Monday, August 30, 2010
Silent Film Star: Carol Dempster
Carol Dempster, started her career in films with the help of film director D.W. Griffith alongside other actresses of the mid-1910s, Lillian and Dorothy Gish and Mae Marsh. Griffith gave Dempster her first role at age 15 in his all-star cast Intolerance(1916) playing one of the Babylonian harem girls alongside another teen aged newcomer, Mildred Harris.
Dempster became one of Griffiths "favorites" and cast her in nearly every one of his films throughout the 1920's, allegedly to the jealous dismay of Mae Marsh and Lillian Gish. Dempster became romantically involved with the much older Griffith during the early 1920's while Griffith was estranged from his wife, Linda Arvidson.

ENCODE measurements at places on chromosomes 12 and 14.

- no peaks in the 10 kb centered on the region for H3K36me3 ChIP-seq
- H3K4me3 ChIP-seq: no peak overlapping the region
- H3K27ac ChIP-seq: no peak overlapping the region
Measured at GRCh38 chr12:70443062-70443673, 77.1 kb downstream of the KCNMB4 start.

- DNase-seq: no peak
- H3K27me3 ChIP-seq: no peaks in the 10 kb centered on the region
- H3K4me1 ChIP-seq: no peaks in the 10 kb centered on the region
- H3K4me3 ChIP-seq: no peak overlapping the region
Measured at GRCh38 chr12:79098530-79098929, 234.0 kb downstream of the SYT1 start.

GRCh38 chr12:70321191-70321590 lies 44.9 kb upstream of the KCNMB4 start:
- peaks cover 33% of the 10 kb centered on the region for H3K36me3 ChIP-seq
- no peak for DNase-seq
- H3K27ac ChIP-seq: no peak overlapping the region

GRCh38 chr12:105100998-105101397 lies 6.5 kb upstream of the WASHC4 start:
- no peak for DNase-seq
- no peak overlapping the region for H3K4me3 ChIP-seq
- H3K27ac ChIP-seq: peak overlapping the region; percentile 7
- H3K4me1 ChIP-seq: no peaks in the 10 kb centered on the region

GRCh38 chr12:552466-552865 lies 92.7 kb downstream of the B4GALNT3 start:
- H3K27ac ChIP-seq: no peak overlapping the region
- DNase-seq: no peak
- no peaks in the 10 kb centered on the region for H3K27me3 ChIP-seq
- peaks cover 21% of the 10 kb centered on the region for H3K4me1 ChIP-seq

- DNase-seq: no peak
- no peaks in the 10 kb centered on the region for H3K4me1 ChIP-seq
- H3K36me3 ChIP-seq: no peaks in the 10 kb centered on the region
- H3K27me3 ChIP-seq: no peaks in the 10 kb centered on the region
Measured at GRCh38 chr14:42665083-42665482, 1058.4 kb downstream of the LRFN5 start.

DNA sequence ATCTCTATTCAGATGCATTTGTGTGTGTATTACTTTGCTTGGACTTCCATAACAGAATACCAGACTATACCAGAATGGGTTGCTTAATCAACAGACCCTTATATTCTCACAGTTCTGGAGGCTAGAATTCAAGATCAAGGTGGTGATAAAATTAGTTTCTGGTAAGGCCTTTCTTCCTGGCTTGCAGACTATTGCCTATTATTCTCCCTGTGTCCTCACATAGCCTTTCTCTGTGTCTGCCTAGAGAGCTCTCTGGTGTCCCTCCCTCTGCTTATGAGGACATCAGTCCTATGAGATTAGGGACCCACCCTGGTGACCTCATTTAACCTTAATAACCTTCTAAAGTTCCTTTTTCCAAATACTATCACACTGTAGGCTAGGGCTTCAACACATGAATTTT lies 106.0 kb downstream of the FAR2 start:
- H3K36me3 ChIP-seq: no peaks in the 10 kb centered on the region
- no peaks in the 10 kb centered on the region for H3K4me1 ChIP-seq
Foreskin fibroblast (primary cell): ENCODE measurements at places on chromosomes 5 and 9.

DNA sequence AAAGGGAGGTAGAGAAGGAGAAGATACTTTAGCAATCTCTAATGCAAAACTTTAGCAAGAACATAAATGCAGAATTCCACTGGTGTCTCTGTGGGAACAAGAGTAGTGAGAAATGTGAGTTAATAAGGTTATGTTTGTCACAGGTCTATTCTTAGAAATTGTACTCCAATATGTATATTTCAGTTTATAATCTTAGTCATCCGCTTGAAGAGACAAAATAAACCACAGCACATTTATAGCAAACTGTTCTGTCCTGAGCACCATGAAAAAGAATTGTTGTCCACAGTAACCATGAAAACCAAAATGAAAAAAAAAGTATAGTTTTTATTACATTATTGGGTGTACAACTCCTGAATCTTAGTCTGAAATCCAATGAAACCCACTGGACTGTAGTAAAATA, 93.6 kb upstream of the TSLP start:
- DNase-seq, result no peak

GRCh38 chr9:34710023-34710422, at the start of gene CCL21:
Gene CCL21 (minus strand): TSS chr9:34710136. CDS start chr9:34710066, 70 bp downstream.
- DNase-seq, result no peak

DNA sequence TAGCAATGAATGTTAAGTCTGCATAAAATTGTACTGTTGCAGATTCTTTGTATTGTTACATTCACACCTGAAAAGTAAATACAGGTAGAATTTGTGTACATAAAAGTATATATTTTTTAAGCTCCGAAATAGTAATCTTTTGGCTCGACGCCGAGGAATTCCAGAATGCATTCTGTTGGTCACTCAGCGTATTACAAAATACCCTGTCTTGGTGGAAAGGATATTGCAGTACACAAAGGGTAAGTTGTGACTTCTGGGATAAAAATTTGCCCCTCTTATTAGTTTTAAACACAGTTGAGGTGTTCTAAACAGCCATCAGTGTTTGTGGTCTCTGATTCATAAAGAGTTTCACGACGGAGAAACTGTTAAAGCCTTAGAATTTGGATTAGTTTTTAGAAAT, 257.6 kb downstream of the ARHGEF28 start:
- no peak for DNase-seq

Dempster's first feature role came in, The Girl Who Stayed at Home(1919), The Love Flower (1920), Dream Street (1921), One Exciting Night (1922) and Isn't Life Wonderful? (1924), It was based on the novel by Geoffrey Moss and it went under the title Dawn. The title of the film was spoofed in the Charlie Chase comedy Isn't Life Terrible (1925). Most of the scenes were filmed in Germany and Austria. Only one was filmed in New York.
The story is about, a family from Poland who has been left homeless in the wake of World War I. They move to Germany and struggle to survive the conditions there, during the Great Inflation. Inga is a Polish war orphan who has only has a small amount of money and hopes to marry Paul. Weakened by poison gas, Paul tries to invest in Inga's future.
Dempster career in films flourished throughout the 1920s and performed in films America (1924) and Sally of the Sawdust (1925), also directed by Griffith.
In 1926 Dempster acted in her final film, another Griffith movie, The Sorrows of Satan.
Dempster retired from the screen to marry wealthy banker Edward S. Larson in 1929.